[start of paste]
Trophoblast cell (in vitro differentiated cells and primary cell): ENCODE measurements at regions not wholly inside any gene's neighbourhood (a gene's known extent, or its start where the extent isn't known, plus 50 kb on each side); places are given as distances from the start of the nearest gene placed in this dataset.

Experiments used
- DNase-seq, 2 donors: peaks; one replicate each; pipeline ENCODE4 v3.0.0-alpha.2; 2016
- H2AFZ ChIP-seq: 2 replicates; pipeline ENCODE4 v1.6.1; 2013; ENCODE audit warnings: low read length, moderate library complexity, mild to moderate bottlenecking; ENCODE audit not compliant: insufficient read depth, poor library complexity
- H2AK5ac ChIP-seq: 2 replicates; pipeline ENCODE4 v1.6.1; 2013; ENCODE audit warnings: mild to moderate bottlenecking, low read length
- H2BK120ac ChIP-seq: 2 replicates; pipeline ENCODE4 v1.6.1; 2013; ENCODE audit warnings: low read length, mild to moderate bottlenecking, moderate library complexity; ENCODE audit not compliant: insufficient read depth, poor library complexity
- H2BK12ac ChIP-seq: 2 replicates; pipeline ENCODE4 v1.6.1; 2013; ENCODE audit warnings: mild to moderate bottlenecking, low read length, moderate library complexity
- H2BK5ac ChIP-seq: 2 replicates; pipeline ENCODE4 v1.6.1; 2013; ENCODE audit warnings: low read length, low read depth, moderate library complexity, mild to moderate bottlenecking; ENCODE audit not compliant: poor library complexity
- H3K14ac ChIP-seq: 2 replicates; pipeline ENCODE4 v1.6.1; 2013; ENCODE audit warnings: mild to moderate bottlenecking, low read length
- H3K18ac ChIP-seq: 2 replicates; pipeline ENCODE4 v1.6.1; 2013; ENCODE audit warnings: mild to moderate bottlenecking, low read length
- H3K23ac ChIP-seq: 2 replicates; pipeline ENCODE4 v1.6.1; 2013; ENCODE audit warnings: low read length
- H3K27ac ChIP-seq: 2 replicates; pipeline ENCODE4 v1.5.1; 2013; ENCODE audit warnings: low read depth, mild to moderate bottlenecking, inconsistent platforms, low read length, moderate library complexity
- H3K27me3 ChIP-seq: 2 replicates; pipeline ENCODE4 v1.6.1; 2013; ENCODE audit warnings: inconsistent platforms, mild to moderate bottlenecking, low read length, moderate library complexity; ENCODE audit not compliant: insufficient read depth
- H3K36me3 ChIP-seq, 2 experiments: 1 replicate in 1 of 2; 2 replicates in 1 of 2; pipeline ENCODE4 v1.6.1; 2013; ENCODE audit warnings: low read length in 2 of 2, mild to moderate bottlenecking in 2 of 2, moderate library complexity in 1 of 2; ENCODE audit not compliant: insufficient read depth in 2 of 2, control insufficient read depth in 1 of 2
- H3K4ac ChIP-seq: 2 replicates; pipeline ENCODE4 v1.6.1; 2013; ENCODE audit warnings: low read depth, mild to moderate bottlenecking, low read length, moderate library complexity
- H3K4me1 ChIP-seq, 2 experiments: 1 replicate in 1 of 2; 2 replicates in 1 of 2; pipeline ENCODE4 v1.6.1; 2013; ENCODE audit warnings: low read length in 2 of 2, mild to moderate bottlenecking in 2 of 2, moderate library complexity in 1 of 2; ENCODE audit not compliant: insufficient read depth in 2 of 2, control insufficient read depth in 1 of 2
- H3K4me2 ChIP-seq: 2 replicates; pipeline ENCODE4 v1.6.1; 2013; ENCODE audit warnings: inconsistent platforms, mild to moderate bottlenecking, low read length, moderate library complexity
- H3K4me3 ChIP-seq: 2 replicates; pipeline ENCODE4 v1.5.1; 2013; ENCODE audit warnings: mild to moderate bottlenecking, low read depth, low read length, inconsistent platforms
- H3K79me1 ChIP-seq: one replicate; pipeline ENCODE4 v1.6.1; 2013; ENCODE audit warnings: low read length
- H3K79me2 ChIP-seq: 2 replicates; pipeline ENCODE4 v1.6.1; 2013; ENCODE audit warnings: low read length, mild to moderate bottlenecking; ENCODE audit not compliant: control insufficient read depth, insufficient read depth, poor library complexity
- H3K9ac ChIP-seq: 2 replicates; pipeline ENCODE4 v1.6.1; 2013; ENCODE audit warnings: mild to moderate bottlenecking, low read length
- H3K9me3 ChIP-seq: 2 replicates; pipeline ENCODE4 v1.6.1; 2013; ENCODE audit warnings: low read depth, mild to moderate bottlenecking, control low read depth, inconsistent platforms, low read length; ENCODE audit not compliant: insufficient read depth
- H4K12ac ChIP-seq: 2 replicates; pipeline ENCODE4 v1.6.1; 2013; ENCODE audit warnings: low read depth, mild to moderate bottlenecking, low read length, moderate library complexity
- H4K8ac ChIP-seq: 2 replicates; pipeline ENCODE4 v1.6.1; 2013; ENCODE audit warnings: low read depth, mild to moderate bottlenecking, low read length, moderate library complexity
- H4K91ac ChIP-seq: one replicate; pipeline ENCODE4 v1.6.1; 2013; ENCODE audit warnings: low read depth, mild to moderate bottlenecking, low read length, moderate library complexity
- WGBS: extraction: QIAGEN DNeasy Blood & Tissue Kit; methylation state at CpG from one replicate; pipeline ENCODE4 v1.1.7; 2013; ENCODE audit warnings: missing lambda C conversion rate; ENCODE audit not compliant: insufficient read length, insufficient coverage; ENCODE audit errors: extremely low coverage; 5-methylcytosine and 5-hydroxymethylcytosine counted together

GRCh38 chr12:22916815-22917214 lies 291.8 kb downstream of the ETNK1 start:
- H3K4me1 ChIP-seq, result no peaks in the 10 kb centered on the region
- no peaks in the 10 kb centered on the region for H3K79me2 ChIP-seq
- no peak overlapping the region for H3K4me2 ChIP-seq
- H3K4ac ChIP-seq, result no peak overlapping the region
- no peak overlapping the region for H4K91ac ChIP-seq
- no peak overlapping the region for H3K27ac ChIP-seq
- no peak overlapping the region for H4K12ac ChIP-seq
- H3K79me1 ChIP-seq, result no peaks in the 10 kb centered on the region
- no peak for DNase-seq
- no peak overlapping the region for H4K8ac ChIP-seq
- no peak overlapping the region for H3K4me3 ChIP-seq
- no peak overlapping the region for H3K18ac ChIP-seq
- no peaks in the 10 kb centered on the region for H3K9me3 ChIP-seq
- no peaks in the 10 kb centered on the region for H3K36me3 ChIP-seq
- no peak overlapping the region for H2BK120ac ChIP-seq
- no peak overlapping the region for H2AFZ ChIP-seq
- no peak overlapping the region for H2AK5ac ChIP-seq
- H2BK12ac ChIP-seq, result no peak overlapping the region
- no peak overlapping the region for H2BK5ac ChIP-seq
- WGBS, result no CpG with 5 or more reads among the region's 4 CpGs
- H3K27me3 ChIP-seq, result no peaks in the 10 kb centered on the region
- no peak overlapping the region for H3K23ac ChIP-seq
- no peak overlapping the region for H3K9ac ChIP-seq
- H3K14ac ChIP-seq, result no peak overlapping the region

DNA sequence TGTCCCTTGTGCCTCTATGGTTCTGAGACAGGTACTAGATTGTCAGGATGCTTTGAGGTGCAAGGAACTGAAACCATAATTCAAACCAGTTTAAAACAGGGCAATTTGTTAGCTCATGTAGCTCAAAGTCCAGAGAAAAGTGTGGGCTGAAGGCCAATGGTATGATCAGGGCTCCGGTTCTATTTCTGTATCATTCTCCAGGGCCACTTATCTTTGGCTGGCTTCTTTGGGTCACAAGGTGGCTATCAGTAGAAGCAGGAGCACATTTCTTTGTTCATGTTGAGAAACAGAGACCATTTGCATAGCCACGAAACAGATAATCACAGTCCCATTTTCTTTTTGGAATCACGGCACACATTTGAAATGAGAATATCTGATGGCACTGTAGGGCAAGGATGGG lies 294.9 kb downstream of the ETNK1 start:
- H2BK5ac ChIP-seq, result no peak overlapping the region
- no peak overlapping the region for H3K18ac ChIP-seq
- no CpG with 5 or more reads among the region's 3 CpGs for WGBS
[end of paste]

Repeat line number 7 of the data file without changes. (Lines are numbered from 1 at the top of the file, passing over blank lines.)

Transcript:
- H2BK12ac ChIP-seq: 2 replicates; pipeline ENCODE4 v1.6.1; 2013; ENCODE audit warnings: mild to moderate bottlenecking, low read length, moderate library complexity